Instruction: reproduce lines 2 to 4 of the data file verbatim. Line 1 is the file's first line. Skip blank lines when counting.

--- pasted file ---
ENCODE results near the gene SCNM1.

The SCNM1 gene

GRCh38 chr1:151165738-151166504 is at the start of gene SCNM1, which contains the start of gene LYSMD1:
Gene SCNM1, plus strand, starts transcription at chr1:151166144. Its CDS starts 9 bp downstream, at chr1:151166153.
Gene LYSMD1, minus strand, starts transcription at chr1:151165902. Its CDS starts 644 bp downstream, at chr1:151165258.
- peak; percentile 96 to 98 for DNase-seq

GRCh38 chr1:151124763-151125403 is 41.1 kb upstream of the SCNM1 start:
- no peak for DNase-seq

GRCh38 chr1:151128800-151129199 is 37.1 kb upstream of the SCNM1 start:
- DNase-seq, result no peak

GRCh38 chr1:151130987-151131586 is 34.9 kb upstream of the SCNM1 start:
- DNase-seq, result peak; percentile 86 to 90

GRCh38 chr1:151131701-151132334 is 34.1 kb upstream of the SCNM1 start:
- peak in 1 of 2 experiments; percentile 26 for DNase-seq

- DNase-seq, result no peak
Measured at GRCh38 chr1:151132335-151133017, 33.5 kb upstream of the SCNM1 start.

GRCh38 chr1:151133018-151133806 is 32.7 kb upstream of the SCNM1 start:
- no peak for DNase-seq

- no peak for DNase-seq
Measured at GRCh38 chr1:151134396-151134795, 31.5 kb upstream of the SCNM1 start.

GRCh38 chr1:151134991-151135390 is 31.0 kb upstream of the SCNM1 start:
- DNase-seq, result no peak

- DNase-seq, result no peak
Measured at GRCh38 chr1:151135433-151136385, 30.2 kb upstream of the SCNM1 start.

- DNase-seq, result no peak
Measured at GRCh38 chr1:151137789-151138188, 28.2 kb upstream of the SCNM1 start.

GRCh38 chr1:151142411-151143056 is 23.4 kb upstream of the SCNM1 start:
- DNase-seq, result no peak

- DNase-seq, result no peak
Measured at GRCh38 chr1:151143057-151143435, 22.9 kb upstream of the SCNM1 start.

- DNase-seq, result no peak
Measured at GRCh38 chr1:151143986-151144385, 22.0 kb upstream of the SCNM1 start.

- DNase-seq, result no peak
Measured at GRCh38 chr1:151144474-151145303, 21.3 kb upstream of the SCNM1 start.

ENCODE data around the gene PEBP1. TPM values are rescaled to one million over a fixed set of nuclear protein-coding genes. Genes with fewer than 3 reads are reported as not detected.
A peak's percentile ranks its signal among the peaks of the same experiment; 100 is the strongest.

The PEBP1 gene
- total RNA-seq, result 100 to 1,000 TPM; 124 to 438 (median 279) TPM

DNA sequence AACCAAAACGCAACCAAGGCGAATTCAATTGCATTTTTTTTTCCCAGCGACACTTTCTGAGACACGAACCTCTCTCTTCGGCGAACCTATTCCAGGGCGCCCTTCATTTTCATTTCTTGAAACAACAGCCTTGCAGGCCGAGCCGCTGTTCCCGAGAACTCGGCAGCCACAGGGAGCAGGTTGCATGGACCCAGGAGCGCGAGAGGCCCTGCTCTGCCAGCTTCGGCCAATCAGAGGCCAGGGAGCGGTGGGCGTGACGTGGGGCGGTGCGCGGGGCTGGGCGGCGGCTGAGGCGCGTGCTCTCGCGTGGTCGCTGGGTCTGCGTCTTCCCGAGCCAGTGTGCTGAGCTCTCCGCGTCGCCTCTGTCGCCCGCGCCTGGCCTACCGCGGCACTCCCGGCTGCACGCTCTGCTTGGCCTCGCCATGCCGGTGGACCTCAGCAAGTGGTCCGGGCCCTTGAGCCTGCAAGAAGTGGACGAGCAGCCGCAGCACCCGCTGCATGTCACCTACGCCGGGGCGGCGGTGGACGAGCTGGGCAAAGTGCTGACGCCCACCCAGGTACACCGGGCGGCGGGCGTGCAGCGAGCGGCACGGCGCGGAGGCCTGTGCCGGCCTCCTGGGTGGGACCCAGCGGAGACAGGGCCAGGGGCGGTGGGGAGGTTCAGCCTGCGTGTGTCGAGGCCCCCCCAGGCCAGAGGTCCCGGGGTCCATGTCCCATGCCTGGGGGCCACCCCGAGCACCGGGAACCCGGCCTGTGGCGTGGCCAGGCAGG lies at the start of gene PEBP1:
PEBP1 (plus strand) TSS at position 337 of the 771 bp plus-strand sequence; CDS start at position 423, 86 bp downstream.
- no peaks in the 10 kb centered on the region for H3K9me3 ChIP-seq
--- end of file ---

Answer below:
The SCNM1 gene

GRCh38 chr1:151165738-151166504 is at the start of gene SCNM1, which contains the start of gene LYSMD1:
Gene SCNM1, plus strand, starts transcription at chr1:151166144. Its CDS starts 9 bp downstream, at chr1:151166153.